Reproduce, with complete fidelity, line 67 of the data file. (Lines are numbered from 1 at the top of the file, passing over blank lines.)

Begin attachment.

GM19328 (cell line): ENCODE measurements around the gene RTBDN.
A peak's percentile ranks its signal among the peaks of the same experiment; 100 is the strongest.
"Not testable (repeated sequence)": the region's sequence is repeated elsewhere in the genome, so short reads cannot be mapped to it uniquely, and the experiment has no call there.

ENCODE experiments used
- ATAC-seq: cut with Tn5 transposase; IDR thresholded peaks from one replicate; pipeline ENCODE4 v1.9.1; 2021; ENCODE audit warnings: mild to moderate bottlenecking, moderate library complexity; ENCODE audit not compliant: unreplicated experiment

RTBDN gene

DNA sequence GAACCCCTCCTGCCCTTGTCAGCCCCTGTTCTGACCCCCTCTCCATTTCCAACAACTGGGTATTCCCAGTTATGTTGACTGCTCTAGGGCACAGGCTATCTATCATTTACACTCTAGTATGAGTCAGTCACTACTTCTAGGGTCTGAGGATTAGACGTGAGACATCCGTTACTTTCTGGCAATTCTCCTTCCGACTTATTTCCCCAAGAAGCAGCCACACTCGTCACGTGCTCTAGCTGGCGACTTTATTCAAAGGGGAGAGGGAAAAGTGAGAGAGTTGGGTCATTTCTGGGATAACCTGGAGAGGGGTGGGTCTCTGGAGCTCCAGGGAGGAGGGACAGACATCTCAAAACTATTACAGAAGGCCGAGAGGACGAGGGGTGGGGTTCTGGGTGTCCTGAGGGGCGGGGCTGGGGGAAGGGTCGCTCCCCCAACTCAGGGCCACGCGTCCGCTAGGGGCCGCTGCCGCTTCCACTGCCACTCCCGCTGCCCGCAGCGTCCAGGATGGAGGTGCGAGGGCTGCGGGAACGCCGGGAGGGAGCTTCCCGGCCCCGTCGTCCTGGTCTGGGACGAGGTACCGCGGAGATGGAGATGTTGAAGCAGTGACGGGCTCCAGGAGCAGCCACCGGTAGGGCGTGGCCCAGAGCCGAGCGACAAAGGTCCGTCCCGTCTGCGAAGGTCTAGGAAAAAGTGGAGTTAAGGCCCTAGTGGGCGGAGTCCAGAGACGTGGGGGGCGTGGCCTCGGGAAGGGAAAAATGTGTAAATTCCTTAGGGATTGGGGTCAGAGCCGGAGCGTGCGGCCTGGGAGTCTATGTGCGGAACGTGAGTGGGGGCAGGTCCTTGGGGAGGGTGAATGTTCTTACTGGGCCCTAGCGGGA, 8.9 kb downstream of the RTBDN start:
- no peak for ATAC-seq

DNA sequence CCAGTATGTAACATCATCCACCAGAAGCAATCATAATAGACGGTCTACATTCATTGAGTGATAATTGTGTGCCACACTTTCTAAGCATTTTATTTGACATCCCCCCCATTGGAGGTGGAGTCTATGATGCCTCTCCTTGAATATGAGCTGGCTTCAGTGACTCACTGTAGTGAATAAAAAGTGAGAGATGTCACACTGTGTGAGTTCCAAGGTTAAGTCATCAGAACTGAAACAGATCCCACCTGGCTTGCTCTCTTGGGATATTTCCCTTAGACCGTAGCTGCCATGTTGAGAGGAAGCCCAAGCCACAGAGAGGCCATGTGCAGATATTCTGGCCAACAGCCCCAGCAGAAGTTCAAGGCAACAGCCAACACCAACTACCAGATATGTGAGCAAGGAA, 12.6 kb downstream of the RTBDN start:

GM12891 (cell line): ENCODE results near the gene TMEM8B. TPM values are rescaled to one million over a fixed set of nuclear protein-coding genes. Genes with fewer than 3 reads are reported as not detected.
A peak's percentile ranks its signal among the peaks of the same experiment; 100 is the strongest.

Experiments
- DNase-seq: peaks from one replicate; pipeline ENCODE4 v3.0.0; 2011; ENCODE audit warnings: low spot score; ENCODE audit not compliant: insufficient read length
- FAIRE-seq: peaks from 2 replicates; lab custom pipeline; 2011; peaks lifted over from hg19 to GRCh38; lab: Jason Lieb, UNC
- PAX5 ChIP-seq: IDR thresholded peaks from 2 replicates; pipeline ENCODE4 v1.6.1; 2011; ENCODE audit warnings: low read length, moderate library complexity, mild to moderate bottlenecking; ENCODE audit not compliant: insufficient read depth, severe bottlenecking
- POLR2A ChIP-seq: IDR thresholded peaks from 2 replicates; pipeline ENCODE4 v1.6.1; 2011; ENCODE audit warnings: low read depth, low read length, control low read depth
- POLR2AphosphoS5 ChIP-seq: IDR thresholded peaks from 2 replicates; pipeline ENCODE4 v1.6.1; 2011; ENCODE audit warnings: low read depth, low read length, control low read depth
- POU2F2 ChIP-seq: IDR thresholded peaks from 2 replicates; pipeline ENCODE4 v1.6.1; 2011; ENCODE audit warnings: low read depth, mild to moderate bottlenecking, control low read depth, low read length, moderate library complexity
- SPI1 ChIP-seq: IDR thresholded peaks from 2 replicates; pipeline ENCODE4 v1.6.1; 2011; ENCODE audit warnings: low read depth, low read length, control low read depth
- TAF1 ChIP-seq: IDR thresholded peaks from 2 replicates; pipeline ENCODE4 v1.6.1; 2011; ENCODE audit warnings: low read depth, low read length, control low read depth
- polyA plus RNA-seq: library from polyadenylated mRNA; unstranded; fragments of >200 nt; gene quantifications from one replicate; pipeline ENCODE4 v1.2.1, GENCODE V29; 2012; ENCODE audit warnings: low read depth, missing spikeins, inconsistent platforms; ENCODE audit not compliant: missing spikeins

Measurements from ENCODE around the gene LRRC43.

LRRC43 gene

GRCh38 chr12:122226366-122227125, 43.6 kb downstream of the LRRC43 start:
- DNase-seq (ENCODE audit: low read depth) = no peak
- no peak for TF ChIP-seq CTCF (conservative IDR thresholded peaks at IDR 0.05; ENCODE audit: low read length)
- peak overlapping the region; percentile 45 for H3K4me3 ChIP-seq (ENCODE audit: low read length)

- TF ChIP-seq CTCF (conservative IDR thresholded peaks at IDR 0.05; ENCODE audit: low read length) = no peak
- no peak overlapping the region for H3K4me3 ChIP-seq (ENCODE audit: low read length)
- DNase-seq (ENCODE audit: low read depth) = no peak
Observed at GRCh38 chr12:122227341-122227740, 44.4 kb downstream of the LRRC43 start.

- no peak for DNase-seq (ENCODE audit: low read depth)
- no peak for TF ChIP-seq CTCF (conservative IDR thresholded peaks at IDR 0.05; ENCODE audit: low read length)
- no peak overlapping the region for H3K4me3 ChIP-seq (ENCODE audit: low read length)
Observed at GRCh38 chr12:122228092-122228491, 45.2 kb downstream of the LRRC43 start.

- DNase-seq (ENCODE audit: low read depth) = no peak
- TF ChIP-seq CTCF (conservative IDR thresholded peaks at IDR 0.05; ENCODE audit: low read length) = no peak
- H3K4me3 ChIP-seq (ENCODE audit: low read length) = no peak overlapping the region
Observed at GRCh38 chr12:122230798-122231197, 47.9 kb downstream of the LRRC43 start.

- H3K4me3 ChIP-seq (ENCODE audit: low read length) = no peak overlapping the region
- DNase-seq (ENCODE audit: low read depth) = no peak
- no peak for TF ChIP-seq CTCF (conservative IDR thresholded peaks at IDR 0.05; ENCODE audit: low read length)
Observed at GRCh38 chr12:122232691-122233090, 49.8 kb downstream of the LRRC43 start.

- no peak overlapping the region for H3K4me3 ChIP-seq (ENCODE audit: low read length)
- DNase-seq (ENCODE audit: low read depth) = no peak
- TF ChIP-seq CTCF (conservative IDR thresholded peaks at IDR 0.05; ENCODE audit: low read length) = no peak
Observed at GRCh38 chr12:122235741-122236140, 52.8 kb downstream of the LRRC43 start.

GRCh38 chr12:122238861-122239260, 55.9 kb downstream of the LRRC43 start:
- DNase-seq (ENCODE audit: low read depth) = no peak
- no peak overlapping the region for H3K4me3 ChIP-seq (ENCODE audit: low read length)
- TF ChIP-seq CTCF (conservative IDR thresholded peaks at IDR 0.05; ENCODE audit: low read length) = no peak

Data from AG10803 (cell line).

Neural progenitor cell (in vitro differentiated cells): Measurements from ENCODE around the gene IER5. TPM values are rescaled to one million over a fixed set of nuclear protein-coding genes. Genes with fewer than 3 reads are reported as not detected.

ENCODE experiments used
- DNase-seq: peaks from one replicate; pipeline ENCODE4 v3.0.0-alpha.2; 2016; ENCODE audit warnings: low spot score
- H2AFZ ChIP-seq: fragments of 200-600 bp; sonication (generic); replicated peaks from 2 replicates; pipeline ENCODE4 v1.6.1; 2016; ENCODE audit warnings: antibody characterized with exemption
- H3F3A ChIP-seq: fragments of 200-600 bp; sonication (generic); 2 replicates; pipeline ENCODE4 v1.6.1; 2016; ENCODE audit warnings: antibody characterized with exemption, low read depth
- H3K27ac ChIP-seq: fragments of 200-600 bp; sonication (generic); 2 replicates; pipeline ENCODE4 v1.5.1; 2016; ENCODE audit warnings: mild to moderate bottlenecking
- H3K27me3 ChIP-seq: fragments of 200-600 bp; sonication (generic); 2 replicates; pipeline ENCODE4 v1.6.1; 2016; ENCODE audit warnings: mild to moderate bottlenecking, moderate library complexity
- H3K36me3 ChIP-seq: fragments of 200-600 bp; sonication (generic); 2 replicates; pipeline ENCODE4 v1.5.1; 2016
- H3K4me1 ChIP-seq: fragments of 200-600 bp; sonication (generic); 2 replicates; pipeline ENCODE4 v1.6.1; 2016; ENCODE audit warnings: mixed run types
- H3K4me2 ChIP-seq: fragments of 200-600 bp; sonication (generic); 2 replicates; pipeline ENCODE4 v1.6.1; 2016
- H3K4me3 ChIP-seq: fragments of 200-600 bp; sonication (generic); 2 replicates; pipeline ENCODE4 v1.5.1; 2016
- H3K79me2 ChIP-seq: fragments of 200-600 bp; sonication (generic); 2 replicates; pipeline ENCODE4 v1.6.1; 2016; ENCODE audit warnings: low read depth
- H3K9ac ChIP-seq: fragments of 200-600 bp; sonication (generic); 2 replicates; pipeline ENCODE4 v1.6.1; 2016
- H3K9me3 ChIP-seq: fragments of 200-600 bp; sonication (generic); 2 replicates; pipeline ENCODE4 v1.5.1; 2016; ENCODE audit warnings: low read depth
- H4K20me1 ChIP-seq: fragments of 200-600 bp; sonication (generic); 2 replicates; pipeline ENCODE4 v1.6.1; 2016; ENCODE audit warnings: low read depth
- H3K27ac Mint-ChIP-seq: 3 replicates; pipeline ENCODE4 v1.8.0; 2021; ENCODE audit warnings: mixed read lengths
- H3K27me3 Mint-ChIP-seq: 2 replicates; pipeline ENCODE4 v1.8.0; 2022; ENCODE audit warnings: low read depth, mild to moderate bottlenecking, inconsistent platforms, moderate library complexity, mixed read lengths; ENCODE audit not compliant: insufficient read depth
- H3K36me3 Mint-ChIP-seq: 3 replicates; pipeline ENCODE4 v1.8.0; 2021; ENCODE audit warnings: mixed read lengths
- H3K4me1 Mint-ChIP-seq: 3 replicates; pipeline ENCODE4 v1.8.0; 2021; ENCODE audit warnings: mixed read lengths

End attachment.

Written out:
- H4K20me1 ChIP-seq: fragments of 200-600 bp; sonication (generic); 2 replicates; pipeline ENCODE4 v1.6.1; 2016; ENCODE audit warnings: low read depth